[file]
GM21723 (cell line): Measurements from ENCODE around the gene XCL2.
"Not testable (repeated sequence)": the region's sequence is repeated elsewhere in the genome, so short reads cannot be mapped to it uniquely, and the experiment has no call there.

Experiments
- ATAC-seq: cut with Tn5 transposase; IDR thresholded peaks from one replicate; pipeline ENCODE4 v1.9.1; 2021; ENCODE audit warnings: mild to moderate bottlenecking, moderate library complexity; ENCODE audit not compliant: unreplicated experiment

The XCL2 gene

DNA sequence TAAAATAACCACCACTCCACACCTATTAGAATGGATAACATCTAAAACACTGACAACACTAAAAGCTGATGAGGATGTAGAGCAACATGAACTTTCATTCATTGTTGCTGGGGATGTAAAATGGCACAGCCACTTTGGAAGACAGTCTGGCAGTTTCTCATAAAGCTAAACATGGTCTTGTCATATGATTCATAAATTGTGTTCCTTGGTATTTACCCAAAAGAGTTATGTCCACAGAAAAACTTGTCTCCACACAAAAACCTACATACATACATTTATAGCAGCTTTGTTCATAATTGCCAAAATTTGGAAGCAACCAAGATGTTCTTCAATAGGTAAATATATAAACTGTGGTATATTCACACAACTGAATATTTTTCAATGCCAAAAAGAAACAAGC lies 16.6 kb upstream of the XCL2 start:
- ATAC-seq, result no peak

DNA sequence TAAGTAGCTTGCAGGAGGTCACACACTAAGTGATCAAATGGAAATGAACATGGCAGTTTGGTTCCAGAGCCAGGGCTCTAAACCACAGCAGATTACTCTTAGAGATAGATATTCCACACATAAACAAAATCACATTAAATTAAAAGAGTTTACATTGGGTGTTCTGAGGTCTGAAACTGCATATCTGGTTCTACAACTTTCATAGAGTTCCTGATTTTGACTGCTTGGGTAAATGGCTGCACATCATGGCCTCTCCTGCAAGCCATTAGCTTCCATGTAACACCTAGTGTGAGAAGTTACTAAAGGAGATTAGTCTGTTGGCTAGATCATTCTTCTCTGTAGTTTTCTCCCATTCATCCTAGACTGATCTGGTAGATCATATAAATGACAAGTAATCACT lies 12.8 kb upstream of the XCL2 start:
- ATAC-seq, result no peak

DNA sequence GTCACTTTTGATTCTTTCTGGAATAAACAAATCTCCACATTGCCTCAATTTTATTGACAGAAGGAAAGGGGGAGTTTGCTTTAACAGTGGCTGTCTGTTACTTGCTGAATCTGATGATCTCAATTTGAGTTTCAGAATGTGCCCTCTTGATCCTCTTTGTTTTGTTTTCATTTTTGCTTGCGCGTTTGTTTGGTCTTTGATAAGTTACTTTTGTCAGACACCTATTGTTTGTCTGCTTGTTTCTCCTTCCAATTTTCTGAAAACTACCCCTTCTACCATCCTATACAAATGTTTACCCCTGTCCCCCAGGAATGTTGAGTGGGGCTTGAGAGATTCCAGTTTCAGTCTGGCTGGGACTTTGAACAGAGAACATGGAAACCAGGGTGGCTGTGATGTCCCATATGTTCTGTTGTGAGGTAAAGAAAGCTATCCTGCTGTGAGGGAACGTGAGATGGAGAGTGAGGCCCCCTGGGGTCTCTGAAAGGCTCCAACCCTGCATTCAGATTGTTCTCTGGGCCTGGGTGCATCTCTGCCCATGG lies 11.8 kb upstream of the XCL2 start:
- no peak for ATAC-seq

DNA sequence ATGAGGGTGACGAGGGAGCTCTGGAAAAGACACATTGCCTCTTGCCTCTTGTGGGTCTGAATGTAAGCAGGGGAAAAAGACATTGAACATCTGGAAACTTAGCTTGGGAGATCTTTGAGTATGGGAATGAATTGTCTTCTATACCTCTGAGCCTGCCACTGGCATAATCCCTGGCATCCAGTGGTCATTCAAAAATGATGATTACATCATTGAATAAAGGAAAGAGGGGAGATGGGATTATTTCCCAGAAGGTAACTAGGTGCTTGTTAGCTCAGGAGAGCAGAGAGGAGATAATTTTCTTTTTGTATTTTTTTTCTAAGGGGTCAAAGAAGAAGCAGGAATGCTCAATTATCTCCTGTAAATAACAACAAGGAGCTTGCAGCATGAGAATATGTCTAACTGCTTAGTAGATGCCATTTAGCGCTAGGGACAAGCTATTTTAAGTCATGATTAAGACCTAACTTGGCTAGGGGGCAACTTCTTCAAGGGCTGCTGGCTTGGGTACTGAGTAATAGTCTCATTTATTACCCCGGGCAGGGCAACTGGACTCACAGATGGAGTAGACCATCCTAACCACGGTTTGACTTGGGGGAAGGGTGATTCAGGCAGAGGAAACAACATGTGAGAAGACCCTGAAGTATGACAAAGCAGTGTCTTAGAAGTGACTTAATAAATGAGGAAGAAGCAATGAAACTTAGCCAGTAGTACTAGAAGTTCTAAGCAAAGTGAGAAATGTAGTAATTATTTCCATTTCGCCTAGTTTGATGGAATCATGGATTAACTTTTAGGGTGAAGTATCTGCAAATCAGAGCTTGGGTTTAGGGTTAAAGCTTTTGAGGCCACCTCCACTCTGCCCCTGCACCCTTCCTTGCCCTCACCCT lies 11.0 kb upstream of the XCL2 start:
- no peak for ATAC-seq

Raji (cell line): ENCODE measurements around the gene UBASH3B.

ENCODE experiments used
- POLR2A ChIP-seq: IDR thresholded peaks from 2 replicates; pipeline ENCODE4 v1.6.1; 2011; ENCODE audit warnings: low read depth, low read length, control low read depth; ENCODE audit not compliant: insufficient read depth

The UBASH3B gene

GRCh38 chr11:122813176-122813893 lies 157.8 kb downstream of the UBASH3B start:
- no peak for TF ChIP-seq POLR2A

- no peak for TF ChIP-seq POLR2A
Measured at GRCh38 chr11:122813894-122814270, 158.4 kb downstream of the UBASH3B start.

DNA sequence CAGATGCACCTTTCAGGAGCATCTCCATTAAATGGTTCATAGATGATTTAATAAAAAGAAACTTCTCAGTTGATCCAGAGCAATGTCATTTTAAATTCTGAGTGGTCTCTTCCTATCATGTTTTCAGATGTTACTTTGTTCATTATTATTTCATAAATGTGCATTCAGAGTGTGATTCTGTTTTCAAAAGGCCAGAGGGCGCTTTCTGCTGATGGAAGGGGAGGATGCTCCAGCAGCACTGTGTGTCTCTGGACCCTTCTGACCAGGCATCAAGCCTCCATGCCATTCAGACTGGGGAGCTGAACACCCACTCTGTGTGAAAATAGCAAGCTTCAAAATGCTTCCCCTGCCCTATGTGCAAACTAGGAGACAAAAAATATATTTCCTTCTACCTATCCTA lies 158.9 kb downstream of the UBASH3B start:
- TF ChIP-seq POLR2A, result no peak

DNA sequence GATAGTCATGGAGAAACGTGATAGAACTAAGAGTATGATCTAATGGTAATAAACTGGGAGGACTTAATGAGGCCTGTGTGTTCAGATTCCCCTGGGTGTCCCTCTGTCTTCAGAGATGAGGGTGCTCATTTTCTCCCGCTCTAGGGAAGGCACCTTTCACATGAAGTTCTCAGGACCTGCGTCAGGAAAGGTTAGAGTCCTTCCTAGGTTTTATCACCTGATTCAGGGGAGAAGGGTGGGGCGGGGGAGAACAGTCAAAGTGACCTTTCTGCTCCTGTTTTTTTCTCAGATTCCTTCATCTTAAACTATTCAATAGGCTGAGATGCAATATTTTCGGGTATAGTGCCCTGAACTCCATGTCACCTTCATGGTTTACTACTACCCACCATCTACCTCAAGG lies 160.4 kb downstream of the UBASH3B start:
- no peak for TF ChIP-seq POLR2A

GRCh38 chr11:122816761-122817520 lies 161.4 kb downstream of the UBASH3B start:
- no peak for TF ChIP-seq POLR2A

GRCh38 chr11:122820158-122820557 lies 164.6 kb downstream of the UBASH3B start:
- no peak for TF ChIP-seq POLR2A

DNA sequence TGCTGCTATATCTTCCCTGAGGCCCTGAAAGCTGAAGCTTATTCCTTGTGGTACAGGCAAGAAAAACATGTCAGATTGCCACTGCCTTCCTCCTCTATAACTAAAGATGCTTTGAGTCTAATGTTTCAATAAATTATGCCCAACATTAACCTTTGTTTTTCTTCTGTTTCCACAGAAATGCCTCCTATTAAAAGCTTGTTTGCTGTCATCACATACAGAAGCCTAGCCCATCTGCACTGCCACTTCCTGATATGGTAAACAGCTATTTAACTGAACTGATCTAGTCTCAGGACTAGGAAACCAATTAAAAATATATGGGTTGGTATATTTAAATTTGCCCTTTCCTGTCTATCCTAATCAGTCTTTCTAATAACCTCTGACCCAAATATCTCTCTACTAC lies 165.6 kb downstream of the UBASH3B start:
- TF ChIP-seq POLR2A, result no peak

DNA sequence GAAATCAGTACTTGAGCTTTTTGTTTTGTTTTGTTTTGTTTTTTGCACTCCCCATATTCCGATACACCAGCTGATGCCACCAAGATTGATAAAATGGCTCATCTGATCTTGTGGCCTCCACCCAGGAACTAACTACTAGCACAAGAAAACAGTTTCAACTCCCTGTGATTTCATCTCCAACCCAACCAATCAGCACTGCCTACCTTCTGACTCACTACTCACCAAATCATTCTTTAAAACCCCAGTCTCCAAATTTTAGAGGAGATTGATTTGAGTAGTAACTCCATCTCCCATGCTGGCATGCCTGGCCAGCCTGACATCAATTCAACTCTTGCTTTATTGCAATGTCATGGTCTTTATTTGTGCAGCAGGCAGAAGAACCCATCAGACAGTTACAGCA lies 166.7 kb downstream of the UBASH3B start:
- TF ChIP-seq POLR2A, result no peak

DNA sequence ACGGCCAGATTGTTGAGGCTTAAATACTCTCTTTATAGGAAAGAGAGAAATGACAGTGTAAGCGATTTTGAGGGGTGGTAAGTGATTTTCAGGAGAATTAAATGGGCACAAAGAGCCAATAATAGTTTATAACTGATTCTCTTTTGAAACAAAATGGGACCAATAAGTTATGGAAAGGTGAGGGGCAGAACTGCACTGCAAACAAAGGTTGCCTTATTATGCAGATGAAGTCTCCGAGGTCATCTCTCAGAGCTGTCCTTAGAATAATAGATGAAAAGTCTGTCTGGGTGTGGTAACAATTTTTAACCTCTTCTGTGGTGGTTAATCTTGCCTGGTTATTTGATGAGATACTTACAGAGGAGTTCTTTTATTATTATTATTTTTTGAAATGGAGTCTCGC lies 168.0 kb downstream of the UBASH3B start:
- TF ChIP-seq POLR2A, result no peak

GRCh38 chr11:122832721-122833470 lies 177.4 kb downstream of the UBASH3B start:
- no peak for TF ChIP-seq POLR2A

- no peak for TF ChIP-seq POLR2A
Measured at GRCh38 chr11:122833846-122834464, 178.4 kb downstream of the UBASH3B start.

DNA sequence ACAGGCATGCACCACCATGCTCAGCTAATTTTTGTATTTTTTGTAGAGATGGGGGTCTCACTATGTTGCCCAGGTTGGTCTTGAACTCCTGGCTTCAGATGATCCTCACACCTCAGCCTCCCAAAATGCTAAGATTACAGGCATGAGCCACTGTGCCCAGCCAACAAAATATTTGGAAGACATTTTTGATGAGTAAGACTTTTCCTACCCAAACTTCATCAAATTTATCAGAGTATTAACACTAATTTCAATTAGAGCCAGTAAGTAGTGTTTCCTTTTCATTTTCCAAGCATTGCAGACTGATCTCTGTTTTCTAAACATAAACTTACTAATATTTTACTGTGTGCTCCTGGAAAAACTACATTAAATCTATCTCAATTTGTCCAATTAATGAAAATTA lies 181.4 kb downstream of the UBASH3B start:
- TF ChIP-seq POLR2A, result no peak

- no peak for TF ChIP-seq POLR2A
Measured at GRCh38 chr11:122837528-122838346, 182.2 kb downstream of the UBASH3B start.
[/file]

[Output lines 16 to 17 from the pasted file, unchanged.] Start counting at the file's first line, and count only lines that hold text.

- POLR2A ChIP-seq: IDR thresholded peaks from 2 replicates; pipeline ENCODE4 v1.6.1; 2011; ENCODE audit warnings: low read depth, low read length, control low read depth; ENCODE audit not compliant: insufficient read depth

The UBASH3B gene